"She's a pretty quick study," Jones says as the Feng adds a new roof to her design. "It's hard to believe this is only her second day on Revit."
Feng, who emigrated from Shanghai four years ago with her parents, is clearly making good use of San Francisco's alternative school programs like Build SF. In her case, this opportunity translates into demanding mornings spent at her Sunset District high school, where she is taking precalculus, American history, and two English courses, a course load is designed to prepare her for the upcoming college-application process. Feng's goal is to win acceptance at either the University of California at Berkeley or the University of California at Davis, where she wants to major in architecture and interior design because, she says, "since I was very young, I loved to draw and design."
Feng, who grew up in Shanghai during that city's unprecedented high-rise boom, suggests that her interest in architecture came, she says, in part "from seeing a lot of really big, beautiful buildings go up all around our neighborhood." Measuring her words with a precision remarkable for someone who began speaking English only in 2004, Feng explains how her school counselor suggested she try Build SF. As she noted on her application, Feng hoped Build SF "would be a great opportunity to get into a better college and get real experience in the world of architecture and interior design."
Her motivation is tested at the end of her 11:40 a.m. fourth-period class, when she hikes the half mile to the nearest public transit station for the half-hour train ride downtown. On Monday and Wednesday afternoons, following a quick lunch, Feng goes directly to her apprenticeship, which takes her deep into San Francisco's Financial District. She checks into the elegant Post Street offices of Tom Eliot Fisch, a leading local practice with a staff of 25 designers and architects specializing in public service and community-based projects. The firm has been both a sponsor of Build SF and a mentorship host since 1997.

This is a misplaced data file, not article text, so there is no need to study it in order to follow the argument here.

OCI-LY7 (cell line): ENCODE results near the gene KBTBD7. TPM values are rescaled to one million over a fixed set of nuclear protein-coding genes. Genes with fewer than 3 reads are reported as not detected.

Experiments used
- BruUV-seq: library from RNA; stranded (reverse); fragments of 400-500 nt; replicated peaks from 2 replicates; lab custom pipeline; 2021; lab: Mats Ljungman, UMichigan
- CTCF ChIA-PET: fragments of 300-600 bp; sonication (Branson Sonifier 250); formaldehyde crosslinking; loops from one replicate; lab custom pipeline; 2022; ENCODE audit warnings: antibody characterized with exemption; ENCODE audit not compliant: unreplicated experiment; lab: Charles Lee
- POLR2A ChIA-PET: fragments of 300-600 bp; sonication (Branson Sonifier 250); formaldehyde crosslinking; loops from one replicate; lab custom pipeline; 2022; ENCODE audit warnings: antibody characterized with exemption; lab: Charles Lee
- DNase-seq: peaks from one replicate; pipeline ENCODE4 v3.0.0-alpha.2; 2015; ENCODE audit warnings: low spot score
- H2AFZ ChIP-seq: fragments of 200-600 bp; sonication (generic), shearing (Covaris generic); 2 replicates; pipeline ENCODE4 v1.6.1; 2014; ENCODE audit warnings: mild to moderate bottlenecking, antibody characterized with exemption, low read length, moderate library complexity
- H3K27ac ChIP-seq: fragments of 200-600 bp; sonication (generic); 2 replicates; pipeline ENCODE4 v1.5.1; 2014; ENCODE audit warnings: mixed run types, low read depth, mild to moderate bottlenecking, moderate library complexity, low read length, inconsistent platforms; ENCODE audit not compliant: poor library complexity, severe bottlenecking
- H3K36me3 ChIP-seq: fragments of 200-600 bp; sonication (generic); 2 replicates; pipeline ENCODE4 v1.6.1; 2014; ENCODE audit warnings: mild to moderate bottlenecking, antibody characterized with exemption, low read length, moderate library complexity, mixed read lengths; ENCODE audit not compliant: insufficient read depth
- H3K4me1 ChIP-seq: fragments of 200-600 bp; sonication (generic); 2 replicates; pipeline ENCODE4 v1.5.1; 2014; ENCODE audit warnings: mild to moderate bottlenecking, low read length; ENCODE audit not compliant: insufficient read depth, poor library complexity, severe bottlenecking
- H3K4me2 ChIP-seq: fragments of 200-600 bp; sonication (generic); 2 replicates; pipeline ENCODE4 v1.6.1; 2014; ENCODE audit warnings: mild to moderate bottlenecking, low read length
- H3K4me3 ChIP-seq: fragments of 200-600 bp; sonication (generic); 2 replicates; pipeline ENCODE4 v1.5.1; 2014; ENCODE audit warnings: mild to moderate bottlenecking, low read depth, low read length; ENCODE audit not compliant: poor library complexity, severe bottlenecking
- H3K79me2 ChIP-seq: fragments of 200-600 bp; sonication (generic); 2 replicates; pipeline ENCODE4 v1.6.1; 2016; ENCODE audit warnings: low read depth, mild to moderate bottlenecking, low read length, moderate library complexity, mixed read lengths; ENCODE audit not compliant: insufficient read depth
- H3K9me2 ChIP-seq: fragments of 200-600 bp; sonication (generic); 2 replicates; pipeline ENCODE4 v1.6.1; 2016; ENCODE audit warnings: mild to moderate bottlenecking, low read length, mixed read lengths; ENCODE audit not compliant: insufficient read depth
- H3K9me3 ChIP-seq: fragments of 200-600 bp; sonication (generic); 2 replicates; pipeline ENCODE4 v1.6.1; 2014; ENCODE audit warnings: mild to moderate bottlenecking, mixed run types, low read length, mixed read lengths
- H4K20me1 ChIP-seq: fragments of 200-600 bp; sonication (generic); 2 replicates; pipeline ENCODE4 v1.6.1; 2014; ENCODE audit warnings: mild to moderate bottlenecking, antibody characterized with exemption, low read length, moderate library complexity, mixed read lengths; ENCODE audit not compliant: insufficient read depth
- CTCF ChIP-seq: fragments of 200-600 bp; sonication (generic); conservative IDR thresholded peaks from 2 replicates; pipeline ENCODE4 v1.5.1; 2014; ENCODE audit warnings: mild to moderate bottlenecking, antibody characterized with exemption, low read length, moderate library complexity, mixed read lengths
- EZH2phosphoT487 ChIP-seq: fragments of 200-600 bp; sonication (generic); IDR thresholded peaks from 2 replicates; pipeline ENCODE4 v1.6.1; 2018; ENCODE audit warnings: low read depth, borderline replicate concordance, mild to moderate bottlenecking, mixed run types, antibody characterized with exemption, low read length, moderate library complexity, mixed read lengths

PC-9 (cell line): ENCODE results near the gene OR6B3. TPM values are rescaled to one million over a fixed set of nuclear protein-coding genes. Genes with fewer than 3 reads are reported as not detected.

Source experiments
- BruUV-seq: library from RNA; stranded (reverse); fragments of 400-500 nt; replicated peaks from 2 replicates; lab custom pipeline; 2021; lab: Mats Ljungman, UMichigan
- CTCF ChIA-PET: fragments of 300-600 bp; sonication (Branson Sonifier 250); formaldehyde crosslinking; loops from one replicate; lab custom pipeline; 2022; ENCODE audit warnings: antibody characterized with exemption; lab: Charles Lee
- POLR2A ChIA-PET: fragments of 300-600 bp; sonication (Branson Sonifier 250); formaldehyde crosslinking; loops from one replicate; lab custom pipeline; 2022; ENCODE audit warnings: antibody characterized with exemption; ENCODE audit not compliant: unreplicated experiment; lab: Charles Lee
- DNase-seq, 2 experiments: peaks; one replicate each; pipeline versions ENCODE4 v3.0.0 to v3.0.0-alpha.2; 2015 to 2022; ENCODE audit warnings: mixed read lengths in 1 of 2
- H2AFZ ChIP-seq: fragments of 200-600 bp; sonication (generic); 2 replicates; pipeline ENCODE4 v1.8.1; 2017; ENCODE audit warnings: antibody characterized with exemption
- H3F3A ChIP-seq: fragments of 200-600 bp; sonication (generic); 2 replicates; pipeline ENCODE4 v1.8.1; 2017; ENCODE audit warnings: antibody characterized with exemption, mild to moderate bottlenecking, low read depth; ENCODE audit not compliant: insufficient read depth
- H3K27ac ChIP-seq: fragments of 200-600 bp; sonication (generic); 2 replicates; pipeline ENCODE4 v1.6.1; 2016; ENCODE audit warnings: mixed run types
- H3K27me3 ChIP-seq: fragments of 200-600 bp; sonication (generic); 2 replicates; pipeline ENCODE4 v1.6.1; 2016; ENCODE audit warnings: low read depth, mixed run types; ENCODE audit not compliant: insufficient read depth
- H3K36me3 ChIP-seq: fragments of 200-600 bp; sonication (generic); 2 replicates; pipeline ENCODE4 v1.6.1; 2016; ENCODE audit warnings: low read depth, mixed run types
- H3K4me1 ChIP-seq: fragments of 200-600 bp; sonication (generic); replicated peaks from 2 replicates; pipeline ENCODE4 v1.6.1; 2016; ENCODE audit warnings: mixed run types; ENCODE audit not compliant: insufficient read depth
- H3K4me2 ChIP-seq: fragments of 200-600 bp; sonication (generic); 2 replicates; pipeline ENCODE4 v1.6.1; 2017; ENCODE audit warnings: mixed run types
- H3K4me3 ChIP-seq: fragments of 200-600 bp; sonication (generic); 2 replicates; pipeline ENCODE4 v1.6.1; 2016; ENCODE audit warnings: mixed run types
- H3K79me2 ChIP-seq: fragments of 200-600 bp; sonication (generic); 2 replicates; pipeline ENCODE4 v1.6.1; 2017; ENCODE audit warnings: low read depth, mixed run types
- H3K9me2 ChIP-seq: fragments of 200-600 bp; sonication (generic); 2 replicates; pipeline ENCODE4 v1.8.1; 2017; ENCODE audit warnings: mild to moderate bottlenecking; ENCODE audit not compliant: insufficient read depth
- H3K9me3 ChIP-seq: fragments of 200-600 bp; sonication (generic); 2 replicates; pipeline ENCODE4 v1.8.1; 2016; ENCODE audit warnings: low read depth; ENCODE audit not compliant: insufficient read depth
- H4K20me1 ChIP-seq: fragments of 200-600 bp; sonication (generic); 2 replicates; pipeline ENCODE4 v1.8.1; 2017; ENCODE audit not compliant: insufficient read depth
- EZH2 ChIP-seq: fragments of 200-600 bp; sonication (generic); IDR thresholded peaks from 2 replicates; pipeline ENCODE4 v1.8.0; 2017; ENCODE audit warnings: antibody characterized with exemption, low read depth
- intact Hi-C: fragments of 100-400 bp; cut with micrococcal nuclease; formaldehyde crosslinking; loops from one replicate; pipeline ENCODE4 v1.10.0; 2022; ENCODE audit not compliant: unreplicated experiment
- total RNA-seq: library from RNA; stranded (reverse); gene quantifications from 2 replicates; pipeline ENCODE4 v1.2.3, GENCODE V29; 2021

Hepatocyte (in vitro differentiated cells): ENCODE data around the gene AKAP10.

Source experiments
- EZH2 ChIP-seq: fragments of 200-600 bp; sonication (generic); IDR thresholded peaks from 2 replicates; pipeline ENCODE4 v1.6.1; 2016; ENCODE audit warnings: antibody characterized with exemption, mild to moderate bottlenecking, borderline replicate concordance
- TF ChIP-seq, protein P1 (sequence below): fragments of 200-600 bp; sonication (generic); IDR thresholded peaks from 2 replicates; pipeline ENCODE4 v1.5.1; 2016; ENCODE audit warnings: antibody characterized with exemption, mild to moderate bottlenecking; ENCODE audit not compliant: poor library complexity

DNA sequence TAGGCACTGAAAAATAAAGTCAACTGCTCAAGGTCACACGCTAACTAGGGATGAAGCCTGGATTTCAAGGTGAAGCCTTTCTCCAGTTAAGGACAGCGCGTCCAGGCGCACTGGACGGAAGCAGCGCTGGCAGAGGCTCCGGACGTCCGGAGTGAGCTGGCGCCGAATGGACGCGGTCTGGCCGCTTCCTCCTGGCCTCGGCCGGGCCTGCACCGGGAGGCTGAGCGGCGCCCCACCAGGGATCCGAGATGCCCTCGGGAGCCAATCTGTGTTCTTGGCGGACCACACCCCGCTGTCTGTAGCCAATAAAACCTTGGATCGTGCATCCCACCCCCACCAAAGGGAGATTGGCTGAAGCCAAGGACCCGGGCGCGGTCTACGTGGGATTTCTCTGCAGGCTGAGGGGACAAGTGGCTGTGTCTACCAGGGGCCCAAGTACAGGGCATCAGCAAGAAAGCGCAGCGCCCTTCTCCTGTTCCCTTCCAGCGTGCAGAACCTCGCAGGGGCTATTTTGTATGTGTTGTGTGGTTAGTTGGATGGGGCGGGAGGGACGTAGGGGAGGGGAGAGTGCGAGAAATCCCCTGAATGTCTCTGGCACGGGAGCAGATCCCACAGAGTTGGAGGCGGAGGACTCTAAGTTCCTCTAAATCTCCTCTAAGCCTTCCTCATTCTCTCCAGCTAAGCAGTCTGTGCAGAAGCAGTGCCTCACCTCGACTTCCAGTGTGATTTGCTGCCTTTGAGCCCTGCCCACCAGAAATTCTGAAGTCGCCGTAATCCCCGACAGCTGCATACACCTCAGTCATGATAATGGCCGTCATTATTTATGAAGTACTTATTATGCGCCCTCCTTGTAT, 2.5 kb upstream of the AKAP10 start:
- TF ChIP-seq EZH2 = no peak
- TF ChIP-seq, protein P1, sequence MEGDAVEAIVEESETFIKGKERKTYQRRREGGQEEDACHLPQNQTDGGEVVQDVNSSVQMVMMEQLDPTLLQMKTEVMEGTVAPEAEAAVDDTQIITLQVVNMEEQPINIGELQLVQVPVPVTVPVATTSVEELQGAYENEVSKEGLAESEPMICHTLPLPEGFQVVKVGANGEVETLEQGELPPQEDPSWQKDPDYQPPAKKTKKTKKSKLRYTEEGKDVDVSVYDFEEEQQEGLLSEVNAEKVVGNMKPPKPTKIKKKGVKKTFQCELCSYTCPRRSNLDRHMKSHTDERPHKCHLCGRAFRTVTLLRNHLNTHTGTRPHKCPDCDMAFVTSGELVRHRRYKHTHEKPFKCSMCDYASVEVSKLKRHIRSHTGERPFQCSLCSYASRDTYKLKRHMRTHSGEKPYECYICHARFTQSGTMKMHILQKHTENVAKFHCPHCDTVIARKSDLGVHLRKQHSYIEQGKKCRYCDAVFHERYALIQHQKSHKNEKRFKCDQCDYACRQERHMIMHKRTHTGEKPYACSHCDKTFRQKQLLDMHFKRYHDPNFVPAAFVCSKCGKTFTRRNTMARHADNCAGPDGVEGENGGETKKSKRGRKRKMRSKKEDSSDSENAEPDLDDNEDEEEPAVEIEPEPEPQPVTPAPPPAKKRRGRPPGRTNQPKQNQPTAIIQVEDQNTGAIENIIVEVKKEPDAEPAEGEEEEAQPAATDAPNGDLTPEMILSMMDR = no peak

When Feng began her mentorship, Tom Eliot Fisch principal Douglas Tom assigned her to the firm's professionals, who gave her an overview of its methodology, work, and history. Feng also works on nuts-and-bolts projects, which have included editing the firm's Wikipedia entry and transferring blueprints of a historic building the firm is renovating in San Francisco's Presidio into AutoCAD files.
A couple of weeks into that project, Tom is happily convinced, he says, that "Kimmy knows more about the Presidio project than anyone else at the firm." This praise is particularly welcome to Feng, considering that Tom will soon be filling out her Build SF evaluation -- and the apprenticeship is worth one-third of her overall program grade.
Not to worry, Tom notes during a tour of the firm's studio: "I told Kimmy on her first day that no one expected perfection -- only that she stays interested in learning about architecture and design."
Richard Rapaport is a journalist and consultant in San Francisco.